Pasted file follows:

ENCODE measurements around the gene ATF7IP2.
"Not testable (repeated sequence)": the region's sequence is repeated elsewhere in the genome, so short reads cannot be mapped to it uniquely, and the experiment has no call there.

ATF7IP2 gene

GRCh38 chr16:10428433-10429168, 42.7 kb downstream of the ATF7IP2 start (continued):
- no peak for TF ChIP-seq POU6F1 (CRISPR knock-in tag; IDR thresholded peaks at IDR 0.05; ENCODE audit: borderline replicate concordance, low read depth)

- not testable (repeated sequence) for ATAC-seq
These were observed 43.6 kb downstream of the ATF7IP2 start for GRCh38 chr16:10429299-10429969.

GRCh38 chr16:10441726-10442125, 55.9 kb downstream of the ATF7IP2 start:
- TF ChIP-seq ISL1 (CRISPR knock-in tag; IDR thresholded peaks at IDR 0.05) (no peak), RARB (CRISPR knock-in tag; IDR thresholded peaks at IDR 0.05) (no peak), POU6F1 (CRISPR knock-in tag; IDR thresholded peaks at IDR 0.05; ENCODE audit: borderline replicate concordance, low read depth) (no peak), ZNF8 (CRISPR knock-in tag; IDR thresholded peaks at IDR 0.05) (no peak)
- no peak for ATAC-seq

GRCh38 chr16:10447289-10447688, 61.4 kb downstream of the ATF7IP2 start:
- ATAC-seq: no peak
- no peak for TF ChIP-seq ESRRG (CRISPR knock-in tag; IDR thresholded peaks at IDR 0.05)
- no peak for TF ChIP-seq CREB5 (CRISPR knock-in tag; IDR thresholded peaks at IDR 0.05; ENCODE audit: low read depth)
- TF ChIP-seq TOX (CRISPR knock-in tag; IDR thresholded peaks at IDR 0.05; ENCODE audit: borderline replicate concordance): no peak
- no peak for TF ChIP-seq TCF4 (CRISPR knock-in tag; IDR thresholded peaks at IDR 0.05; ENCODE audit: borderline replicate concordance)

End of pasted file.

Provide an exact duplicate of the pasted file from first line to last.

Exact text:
ENCODE measurements around the gene ATF7IP2.
"Not testable (repeated sequence)": the region's sequence is repeated elsewhere in the genome, so short reads cannot be mapped to it uniquely, and the experiment has no call there.

ATF7IP2 gene

GRCh38 chr16:10428433-10429168, 42.7 kb downstream of the ATF7IP2 start (continued):
- no peak for TF ChIP-seq POU6F1 (CRISPR knock-in tag; IDR thresholded peaks at IDR 0.05; ENCODE audit: borderline replicate concordance, low read depth)

- not testable (repeated sequence) for ATAC-seq
These were observed 43.6 kb downstream of the ATF7IP2 start for GRCh38 chr16:10429299-10429969.

GRCh38 chr16:10441726-10442125, 55.9 kb downstream of the ATF7IP2 start:
- TF ChIP-seq ISL1 (CRISPR knock-in tag; IDR thresholded peaks at IDR 0.05) (no peak), RARB (CRISPR knock-in tag; IDR thresholded peaks at IDR 0.05) (no peak), POU6F1 (CRISPR knock-in tag; IDR thresholded peaks at IDR 0.05; ENCODE audit: borderline replicate concordance, low read depth) (no peak), ZNF8 (CRISPR knock-in tag; IDR thresholded peaks at IDR 0.05) (no peak)
- no peak for ATAC-seq

GRCh38 chr16:10447289-10447688, 61.4 kb downstream of the ATF7IP2 start:
- ATAC-seq: no peak
- no peak for TF ChIP-seq ESRRG (CRISPR knock-in tag; IDR thresholded peaks at IDR 0.05)
- no peak for TF ChIP-seq CREB5 (CRISPR knock-in tag; IDR thresholded peaks at IDR 0.05; ENCODE audit: low read depth)
- TF ChIP-seq TOX (CRISPR knock-in tag; IDR thresholded peaks at IDR 0.05; ENCODE audit: borderline replicate concordance): no peak
- no peak for TF ChIP-seq TCF4 (CRISPR knock-in tag; IDR thresholded peaks at IDR 0.05; ENCODE audit: borderline replicate concordance)